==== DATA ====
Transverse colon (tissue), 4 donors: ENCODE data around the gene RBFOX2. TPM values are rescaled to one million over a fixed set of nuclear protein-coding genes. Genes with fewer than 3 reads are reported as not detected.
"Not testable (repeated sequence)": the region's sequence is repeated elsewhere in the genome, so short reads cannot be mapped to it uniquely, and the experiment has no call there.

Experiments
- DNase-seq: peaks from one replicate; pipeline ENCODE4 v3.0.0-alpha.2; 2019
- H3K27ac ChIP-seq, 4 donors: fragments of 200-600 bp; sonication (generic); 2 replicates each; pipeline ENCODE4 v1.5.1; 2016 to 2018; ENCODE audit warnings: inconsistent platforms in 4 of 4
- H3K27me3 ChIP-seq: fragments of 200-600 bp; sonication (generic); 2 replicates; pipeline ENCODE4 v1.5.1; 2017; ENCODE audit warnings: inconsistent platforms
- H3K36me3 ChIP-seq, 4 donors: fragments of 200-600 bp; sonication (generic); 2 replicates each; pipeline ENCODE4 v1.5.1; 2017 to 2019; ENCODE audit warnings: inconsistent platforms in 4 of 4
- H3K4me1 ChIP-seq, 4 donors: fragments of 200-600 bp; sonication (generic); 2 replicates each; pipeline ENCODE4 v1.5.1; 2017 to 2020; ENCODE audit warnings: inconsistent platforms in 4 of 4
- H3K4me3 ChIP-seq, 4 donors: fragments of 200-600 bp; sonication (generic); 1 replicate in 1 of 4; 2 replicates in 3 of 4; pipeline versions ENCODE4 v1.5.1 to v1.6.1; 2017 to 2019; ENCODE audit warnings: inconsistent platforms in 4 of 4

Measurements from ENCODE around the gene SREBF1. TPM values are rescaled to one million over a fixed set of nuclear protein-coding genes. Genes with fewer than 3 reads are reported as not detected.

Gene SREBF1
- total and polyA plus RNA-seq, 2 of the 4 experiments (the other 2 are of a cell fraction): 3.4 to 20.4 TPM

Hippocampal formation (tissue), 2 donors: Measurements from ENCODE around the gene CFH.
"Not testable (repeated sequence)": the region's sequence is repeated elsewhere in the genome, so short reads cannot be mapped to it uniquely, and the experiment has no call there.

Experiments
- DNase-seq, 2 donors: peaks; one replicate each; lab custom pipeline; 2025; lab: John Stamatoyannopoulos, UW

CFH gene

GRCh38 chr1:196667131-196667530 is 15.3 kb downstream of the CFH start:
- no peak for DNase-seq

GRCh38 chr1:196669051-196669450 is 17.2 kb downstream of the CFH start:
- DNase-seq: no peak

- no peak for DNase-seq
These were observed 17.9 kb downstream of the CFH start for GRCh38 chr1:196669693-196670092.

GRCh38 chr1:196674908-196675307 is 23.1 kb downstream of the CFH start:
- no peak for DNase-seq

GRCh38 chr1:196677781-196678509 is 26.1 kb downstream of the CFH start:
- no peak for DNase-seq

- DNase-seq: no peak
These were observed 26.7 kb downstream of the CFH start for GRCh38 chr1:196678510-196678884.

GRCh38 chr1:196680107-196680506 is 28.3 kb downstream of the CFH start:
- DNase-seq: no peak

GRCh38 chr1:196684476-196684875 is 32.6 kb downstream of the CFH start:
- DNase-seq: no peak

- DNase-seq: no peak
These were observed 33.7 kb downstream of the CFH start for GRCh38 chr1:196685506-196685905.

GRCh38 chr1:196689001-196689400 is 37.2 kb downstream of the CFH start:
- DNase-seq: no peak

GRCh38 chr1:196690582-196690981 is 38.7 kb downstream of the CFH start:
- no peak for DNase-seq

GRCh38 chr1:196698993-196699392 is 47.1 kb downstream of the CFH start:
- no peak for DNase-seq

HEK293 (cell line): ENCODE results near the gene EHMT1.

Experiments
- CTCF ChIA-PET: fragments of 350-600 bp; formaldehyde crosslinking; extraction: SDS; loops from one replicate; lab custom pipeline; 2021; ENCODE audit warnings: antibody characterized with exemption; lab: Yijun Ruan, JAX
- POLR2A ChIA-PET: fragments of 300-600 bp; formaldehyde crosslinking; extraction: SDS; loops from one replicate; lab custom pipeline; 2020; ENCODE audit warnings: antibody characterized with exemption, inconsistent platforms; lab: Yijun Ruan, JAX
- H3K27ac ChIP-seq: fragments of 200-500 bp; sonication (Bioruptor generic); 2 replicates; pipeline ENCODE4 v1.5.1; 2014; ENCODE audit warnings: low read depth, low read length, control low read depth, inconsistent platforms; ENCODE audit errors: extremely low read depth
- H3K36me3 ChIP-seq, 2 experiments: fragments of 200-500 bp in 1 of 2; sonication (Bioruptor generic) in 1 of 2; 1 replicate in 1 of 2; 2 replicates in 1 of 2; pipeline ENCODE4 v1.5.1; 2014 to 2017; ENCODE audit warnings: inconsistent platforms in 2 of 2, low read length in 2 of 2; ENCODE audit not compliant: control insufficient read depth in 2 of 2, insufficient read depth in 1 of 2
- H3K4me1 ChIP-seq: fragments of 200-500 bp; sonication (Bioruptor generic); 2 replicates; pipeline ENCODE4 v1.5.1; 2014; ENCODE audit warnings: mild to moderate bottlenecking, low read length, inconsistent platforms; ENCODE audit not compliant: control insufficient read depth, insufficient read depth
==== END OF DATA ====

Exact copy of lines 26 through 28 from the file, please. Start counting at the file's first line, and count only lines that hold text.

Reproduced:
GRCh38 chr1:196677781-196678509 is 26.1 kb downstream of the CFH start:
- no peak for DNase-seq

- DNase-seq: no peak